Microspheres help restore eyesight

22 July 2010

Mike Brown/Glasgow, UK


Polymer microspheres could deliver stem cells to the eyes of patients whose sight has been destroyed by age-related macular degeneration (AMD) to repair the damage and enable them to see clearly again, say researchers in the UK.

Example of an AMD sufferer's eyesight
AMD can destroy a sufferer's central vision

AMD is one of the leading causes of vision loss in the western world. The disease targets photoreceptor cells in the retina at the back of the eye, leading to loss of central vision. Now, Martin Grossel and coworkers from the University of Southampton have developed biodegradable biopolymer microspheres made from a blend of poly(L-lactide) (PLLA) and poly(DL-lactide-co-glycolide) (PLGA) that could deliver stem cells to damaged photoreceptor cells in the retina and help repair them.

Andrew Treharne, speaking to Chemistry World at Macro 2010 - 43rd Iupac World Polymer Congress in Glasgow, UK, where he was presenting the research, explained that the morphology of the microspheres depends on the ratio of PLLA and PLGA in the polymer blend. 'When the bias is in favour of PLGA you get very smooth surfaced microspheres, but when it favours PLLA, you get much bigger microspheres with rougher surfaces,' he says. 

In vitro tests show model retinal cells adhere better to the larger, rough-surfaced microspheres, and therefore would be better for the delivery of stem cells, Treharne explains.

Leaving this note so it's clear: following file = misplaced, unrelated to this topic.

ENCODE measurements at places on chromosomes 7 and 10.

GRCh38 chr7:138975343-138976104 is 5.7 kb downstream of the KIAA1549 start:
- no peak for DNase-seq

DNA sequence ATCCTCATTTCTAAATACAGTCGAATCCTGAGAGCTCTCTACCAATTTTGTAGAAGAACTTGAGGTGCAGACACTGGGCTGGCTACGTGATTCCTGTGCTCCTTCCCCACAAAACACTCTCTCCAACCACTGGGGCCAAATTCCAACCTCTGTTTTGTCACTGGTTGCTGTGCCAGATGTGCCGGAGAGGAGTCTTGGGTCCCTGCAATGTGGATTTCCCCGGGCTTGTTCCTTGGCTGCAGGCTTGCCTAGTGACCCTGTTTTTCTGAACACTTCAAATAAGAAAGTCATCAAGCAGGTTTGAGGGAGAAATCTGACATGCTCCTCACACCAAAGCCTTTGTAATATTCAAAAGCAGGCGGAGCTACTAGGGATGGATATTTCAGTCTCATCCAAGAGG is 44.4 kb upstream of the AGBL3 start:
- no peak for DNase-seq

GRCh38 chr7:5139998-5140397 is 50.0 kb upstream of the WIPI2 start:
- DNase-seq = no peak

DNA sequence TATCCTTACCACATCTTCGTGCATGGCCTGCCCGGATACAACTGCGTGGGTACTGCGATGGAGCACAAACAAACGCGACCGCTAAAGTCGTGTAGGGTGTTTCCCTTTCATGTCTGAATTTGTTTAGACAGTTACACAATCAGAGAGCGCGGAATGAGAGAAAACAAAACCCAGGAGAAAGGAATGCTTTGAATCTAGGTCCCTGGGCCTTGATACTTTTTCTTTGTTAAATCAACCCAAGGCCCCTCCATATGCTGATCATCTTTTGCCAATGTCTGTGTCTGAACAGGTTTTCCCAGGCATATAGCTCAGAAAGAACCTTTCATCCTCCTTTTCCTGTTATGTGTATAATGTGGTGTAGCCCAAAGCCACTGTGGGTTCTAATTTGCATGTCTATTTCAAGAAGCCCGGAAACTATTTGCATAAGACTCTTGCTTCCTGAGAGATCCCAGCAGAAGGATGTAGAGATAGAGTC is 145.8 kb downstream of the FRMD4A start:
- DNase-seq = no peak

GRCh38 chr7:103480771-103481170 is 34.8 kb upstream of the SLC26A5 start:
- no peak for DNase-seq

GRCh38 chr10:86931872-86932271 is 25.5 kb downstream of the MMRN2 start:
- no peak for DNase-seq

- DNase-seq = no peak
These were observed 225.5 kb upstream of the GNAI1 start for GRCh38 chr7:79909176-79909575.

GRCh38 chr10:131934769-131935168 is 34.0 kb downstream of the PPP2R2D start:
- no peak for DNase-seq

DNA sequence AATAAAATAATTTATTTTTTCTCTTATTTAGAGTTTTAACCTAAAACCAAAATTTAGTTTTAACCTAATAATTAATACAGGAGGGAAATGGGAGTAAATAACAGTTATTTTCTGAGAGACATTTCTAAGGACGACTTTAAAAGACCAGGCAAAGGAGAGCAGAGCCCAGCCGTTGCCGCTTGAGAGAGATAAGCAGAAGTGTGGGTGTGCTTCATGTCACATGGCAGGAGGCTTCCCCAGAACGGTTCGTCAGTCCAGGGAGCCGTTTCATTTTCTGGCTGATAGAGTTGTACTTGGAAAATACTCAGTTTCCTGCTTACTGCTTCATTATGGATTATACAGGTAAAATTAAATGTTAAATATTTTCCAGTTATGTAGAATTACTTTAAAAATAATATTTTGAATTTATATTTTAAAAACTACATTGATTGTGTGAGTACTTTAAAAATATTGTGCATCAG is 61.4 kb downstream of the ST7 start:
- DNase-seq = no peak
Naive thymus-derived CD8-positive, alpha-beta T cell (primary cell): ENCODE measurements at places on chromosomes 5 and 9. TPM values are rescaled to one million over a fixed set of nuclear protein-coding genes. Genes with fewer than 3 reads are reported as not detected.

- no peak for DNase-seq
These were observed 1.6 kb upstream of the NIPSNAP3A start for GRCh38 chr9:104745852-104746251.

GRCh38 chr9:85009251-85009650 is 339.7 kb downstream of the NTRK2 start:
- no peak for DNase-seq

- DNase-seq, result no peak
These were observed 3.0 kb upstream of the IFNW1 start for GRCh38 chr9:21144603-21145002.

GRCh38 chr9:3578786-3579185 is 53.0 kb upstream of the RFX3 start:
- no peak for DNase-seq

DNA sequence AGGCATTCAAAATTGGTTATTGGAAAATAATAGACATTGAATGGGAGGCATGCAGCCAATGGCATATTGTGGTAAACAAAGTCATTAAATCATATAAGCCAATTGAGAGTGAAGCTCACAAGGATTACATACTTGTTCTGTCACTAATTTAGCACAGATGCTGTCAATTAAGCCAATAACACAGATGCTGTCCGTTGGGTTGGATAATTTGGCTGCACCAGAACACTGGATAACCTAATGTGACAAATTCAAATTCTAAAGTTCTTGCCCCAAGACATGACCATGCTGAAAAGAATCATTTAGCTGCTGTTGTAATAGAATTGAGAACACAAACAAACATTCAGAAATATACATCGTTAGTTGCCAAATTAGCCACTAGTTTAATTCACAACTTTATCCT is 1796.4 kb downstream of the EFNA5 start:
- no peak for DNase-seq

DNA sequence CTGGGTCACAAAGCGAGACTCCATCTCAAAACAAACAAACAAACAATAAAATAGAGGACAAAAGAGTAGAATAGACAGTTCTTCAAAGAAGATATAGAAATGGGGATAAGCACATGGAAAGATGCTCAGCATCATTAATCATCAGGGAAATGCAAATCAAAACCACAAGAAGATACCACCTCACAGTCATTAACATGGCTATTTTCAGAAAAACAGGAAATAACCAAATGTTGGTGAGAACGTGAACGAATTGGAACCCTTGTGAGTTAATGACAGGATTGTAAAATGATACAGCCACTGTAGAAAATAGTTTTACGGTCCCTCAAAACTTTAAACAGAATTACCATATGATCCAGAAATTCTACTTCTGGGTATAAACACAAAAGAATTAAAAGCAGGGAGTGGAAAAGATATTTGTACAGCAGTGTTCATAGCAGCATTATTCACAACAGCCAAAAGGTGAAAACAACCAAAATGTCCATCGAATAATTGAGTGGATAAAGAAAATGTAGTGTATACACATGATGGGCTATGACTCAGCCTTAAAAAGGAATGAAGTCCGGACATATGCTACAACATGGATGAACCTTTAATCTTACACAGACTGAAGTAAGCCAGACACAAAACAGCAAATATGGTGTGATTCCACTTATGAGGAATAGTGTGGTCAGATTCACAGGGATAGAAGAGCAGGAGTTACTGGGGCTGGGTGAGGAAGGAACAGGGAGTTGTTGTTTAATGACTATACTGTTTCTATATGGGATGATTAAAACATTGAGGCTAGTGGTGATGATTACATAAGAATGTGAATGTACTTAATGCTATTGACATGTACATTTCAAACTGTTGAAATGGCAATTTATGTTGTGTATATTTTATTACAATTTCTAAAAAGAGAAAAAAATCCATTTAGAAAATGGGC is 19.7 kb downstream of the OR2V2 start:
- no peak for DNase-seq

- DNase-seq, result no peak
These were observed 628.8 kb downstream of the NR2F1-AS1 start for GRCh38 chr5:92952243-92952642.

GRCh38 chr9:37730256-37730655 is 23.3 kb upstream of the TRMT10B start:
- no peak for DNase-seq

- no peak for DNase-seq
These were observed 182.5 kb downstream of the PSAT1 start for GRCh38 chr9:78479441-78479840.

Microspheres with rough and smooth surfaces

Varying the composition of the polymer blend results in microspheres with rough (left) or smooth (right) surfaces

© J. Biomed. Mater. Res. Part A

With funding from the National Institute for Health Research, the team is working with Andrew Lotery, a surgeon and founder of the Gift of Sight charity, to move the research towards clinical applications. They are developing a procedure where a suspension of microspheres decorated with the stem cells arranged in a specific orientation on the surface can be injected under the retina at the damaged site. The microspheres deliver the stem cells to the damaged photoreceptors where they will help repair the cells, before the microspheres biodegrade. 

Though the research is still at an early stage, Treharne says the team hopes to move onto animal models after further work on the compatibility of stem cells with the microspheres.

David Chau, a biopolymer and tissue engineer from the University of Nottingham, UK, says the research is 'a step forward' in the treatment of eye diseases. 'Future challenges would include the possibility of incorporating growth factors, drugs or antibiotics into the microspheres that degrade over time to aid repair and regeneration or prevent inflammation following surgery,' he adds.

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HA Thomson et al, J. Biomed. Mater. Res. Part A, 2010, in press

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